Amsterdam is adding another tourist tax, a signal of what may come for destinations struggling with overtourism.
Overtourism is an issue impacting many cities worldwide. From unaffordable housing in Barcelona due to the prevalence of short-term rentals to polluting cruise ships in Vietnam’s Ha Long Bay, overtourism can lead to reduced quality of life for locals, degradation of ancient monuments, environmental damage, and even poor travel experience for the very tourists contributing to the issue.
Amsterdam, the Dutch capital that hosts upwards of 19 million visitors per year, is at the epicenter of the overtourism issue. Over the past two years, the city has been taking radical measures to mitigate the effects of overtourism. In 2018, the city of Amsterdam removed the famous “I amsterdam” sign because it was attracting too many visitors and causing congestion; earlier this year the city’s tourism board shifted their tactic from promoting Amsterdam to prospective travelers to managing tourists better by highlighting Holland’s less popular regions and cities, and launching campaigns such as “Enjoy and Respect,” which incentivizes tourists (specifically male visitors aged 18-34 who come to Amsterdam to party) to be on their best behavior while visiting the city via hefty fines for public urination, public drunkenness and more.
In January 2020, the city will enact another measure to assuage overtourism by charging a tax on walking tour participants, arguably the better-behaved guests. Called the entertainment fee, walking tour participants will be charged €1.50 per guest, regardless if a vehicle is involved or not. The Amsterdam municipality describes a city tour as “an organized walk or journey by means of transport … the participants visit or view typical Amsterdam sights, places and cafes/restaurants with or without a guide, but organized.”
This isn’t Amsterdam’s first tourist tax. In 2019, the city launched a €3 fee per night for visitors who stay overnight in a hotel or other accommodation. That’s on top of an already-existing 7% tourist tax. This is the first time walking tour participants will be taxed.
Amsterdam Tax Impact to Tour Operators
For some operators with tours in Amsterdam, the new city tour tax may have a direct affect on their business.
Hubert Nijmeijer, founder of Hi,hi Guide, a platform that connects travelers directly with local guides, says the tax may make guides raise their price. “The new tax forces us to adjust our system in order to include €1.50 per person. Paying per hour results in a more affordable price for a tour, but the €1.50 will increase the total price substantially,” he says.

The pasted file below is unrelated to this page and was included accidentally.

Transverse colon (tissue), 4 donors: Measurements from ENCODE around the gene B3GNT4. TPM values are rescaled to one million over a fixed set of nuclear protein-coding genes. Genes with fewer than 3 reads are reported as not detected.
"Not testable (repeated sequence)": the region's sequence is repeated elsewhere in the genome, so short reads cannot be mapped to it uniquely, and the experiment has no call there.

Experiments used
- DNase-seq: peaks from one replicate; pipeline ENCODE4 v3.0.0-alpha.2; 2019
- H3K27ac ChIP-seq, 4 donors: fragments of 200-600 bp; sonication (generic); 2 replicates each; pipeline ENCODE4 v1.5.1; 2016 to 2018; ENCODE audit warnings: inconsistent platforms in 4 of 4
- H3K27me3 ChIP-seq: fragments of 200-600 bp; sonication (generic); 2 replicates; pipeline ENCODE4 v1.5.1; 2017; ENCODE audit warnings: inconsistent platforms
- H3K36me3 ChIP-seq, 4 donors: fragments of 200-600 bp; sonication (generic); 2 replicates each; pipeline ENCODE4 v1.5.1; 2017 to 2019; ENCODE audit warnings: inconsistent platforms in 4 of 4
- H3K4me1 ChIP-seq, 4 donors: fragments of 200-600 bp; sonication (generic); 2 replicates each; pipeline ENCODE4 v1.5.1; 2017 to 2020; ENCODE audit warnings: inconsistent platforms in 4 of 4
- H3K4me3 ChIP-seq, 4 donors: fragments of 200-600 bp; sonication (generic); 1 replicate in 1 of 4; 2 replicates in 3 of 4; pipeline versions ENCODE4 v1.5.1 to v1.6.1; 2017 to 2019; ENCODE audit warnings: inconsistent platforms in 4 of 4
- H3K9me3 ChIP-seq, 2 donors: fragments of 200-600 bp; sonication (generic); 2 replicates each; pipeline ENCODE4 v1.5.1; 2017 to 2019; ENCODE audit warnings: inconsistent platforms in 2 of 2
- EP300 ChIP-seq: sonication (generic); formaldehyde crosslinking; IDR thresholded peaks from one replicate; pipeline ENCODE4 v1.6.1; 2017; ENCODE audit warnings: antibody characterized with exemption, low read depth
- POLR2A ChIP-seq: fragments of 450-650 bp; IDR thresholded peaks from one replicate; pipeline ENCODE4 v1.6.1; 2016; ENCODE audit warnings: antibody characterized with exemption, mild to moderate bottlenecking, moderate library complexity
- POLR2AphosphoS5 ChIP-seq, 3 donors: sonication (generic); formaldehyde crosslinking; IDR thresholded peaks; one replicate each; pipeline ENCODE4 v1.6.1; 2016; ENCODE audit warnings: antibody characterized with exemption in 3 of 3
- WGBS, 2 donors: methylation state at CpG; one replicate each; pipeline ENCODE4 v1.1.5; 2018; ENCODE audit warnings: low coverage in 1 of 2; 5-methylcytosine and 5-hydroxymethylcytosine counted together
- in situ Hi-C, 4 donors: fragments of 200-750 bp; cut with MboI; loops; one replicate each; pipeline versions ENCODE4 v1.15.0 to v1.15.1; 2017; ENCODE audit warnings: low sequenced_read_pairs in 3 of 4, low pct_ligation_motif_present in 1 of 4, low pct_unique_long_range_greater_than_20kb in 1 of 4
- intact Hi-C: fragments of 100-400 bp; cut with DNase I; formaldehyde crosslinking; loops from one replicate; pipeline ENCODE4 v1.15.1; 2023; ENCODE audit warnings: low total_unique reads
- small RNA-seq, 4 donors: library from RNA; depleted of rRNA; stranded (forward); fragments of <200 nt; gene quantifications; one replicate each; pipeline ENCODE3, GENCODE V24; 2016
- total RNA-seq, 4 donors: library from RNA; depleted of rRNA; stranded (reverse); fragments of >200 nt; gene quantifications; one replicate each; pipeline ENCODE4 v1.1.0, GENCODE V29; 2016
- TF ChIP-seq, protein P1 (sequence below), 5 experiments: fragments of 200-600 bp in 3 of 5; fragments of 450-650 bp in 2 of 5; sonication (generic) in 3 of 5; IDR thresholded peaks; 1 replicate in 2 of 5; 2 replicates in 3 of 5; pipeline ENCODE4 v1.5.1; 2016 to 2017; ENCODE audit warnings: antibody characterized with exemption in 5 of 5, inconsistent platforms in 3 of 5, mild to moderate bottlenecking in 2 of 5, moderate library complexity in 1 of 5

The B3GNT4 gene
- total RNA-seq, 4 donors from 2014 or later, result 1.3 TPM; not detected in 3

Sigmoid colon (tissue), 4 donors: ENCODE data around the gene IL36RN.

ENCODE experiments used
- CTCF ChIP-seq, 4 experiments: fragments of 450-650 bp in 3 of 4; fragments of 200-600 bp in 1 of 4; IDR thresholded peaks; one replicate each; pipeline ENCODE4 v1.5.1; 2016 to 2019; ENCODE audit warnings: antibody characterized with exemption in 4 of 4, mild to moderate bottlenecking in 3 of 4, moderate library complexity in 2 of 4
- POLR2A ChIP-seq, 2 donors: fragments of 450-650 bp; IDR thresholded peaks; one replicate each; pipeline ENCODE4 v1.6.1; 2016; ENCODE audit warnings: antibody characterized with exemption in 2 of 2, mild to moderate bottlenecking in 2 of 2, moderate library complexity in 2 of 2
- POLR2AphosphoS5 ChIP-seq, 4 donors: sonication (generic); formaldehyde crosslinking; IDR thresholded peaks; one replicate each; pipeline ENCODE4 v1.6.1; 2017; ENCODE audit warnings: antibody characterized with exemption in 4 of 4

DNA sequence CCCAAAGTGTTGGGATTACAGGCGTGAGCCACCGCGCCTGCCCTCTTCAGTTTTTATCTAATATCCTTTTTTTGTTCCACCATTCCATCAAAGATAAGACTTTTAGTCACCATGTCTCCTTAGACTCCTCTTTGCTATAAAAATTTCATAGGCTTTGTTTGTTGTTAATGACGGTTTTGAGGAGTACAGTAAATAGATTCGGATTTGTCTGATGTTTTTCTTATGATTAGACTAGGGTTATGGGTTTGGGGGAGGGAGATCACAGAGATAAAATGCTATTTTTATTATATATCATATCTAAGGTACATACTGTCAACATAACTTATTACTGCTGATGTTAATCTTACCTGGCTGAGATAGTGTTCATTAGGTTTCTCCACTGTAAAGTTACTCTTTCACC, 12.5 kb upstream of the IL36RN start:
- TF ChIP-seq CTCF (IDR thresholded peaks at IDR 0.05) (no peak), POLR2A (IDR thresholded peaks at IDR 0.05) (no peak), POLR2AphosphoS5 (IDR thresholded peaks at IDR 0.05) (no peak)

However, Nijmeijer doesn’t believe the tax will prevent travelers from participating in city tours. “If is to discourage travelers from taking tours, we think it’s nonsense,” he says. “When overtourism is the central issue, we are not sure that taxes will be the solution. It would only make tourism more and more an elite product.”
Nijmeijer says a better option to mitigate overtourism would be to better promote the Kröller-Müller museum, which hosts the second-largest collection of Van Gogh drawings and paintings, at the Veluwe. While the €3 overnight tourist tax makes sense to Nijmeijer, as the collected money funds local services such as garbage collection and increasing safety, it isn’t yet clear what the city tour tax will go toward.
Matthijs Keij, CEO of Withlocals, a Netherlands-based platform enabling travelers to book tours with locals around the world, has a more positive outlook regarding Amsterdam’s city tour tax—despite how the tax may make tours slightly more expensive for travelers participating in a Withlocals-booked private tour.
“In general, regulation is helpful if the market is not able to take care of issues themselves. With tourism in Amsterdam (as well as in other cities) that’s clearly the case,” explains Keij. “Whether tax is the right incentive is yet to be seen, but at the very least it makes it clear that something has to happen. We hope the tax is not simply included in the tour price, but that it will trigger a more thorough rethink of how we can promote travel, but in a more sustainable way.”
Like Nijmeijer, Keij doesn’t think the city tax will necessarily decrease the number of tourists in Amsterdam. But he hopes the tax will help maintain the city’s infrastructure, and keep it clean and green. “The tax should go hand-in-hand with a strong policy on tourism that takes all stakeholders into account, including travelers, locals and guides.”
There are still a lot of lingering questions about the city tour tax. Will it relieve congestion within the city? Will it hinder tourists from taking tours? Will Amsterdam acquire a reputation as a destination only for elite travelers? Will other cities across Europe adopt similar taxes?
As Amsterdam grapples with making sure the city provides a positive experience for travelers and the people that call it home, we’ll keep an eye on how the city tour tax impacts operators who rely on tourists for their business.